Idaho

State of Idaho
Flag of IdahoState seal of Idaho
FlagSeal
Nickname(s):
Gem State
Motto(s): Esto perpetua (Latin for Let it be perpetual)
State song(s): Here We Have Idaho
Map of the United States with Idaho highlighted
Official languageEnglish[1]
DemonymIdahoan
Capital
(and largest city)
Boise
Largest metroBoise metropolitan area
AreaRanked 14th
 • Total83,797 sq mi
(216,900 km2)
 • Width305 miles (491 km)
 • Length479 miles (771 km)
 • % water0.98
 • Latitude42° N to 49° N
 • Longitude111°03′ W to 117°15′ W
PopulationRanked 39th
 • Total1,754,208 (2018)
 • Density20.9/sq mi  (8.09/km2)
Ranked 44th
 • Median household income$52,225[2] (41st)
Elevation
 • Highest pointBorah Peak[3][4][5]
12,662 ft (3,859 m)
 • Mean5,000 ft  (1,520 m)
 • Lowest pointConfluence of Snake and Clearwater River; Lewiston[4][5]
713 ft (217 m)
Before statehoodOregon Territory, Washington Territory, Idaho Territory
Admitted to the UnionJuly 3, 1890 (43rd)
GovernorBrad Little (R)
Lieutenant GovernorJanice McGeachin (R)
LegislatureLegislature
 • Upper houseSenate
 • Lower houseHouse of Representatives
U.S. SenatorsMike Crapo (R)
Jim Risch (R)
U.S. House delegation1. Russ Fulcher (R)
2. Mike Simpson (R) (list)
Time zones 
 • Idaho PanhandlePacific: UTC −8/−7
 • primaryMountain: UTC −7/−6
ISO 3166US-ID
Abbreviationswww.idaho.gov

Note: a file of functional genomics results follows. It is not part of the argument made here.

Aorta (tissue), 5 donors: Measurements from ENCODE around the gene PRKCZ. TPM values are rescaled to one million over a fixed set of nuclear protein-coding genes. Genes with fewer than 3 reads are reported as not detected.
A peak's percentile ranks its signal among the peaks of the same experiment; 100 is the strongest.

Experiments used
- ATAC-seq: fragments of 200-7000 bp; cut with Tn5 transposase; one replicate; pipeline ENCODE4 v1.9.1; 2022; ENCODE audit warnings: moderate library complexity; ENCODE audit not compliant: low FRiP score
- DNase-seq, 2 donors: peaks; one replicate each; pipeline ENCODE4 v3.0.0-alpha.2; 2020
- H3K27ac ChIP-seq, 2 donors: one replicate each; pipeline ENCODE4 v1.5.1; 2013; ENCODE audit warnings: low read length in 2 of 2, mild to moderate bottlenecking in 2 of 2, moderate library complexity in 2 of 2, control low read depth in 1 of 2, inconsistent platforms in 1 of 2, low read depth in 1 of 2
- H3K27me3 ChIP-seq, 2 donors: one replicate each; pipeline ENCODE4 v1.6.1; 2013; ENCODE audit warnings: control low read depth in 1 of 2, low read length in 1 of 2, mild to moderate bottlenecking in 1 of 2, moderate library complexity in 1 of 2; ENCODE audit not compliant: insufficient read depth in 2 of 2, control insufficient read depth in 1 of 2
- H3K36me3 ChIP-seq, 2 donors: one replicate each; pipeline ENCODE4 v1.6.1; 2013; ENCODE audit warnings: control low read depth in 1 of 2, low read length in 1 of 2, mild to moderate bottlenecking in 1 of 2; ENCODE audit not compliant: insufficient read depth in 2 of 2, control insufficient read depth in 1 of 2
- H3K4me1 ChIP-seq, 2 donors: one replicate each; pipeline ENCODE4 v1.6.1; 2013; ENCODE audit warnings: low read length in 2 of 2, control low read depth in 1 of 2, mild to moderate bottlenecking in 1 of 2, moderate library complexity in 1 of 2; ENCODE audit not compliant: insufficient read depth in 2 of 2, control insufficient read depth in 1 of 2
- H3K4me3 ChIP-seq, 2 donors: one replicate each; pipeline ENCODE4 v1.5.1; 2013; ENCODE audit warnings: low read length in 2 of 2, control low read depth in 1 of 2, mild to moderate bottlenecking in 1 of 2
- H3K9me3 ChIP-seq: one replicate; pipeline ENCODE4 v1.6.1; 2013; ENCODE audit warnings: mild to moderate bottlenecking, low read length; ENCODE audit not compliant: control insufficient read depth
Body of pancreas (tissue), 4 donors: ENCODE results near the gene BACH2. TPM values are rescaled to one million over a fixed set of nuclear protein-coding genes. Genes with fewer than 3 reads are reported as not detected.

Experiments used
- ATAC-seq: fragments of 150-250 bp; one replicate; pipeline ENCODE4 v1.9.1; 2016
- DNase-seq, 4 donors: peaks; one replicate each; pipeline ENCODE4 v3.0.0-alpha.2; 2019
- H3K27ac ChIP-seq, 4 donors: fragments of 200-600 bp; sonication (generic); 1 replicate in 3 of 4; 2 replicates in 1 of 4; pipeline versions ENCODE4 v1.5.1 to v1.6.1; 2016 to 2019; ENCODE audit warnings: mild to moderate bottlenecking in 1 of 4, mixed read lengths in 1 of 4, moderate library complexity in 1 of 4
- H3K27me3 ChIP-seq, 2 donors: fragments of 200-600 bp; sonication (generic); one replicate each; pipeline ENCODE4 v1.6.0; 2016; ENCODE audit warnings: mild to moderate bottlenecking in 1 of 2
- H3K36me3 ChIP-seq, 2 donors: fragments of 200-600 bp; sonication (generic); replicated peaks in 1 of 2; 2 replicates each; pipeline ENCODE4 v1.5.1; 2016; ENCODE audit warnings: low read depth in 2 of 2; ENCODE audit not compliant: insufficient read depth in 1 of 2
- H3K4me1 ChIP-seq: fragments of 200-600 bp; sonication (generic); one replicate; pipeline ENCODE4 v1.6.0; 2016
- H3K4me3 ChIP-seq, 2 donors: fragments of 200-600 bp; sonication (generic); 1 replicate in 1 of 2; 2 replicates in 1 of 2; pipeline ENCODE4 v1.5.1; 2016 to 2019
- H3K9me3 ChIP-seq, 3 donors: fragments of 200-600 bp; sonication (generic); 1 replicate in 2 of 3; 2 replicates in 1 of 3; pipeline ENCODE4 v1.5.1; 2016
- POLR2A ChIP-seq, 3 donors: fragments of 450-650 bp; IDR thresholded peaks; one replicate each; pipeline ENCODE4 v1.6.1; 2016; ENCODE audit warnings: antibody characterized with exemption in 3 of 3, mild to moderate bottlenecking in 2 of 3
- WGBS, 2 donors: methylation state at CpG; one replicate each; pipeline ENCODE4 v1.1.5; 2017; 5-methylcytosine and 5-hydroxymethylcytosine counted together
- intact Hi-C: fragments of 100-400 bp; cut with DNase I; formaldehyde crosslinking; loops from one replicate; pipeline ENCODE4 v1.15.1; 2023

Idaho state symbols
Flag of Idaho.svg
Seal of Idaho.svg
Living insignia
AmphibianTiger salamander (Ambystoma tigrinum)
Bird
FishCutthroat trout (Oncorhynchus clarkii)
FlowerSyringa (Philadelphus lewisii)
Horse breedAppaloosa
InsectMonarch butterfly (Danaus plexippus)
TreeWestern white pine (Pinus monticola)
Inanimate insignia
DanceSquare dance
Food
FossilHagerman horse (Equus simplicidens)
GemstoneStar garnet
SloganGreat Potatoes. Tasty Destinations.
SoilThreebear
State route marker
Idaho state route marker
State quarter
Idaho quarter dollar coin
Released in 2007
Lists of United States state symbols
Interactive map of Idaho
Digitally colored elevation map of Idaho
Shoshone Falls in south central Idaho
Sixty percent of Idaho's land is held by the National Forest Service or the Bureau of Land Management, and it leads the nation in forest service land as a percentage of total area.[6][7]
Reynolds Creek Experimental Watershed in the Owyhee Mountains, about 50 miles (80 km) southwest of Boise, Idaho

Idaho (/ (About this soundlisten)) is a state in the northwestern region of the United States. It borders the state of Montana to the east and northeast, Wyoming to the east, Nevada and Utah to the south, and Washington and Oregon to the west. To the north, it shares a small portion of the Canadian border with the province of British Columbia. With a population of approximately 1.7 million and an area of 83,569 square miles (216,440 km2), Idaho is the 14th largest, the 12th least populous and the 7th least densely populated of the 50 U.S. states. The state's capital and largest city is Boise.

Idaho prior to European settlement was inhabited by Native American peoples, some of whom still live in the area. In the early 19th century, Idaho was considered part of the Oregon Country, an area disputed between the U.S. and the United Kingdom. It officially became U.S. territory with the signing of the Oregon Treaty of 1846, but a separate Idaho Territory was not organized until 1863, instead being included for periods in Oregon Territory and Washington Territory. Idaho was eventually admitted to the Union on July 3, 1890, becoming the 43rd state.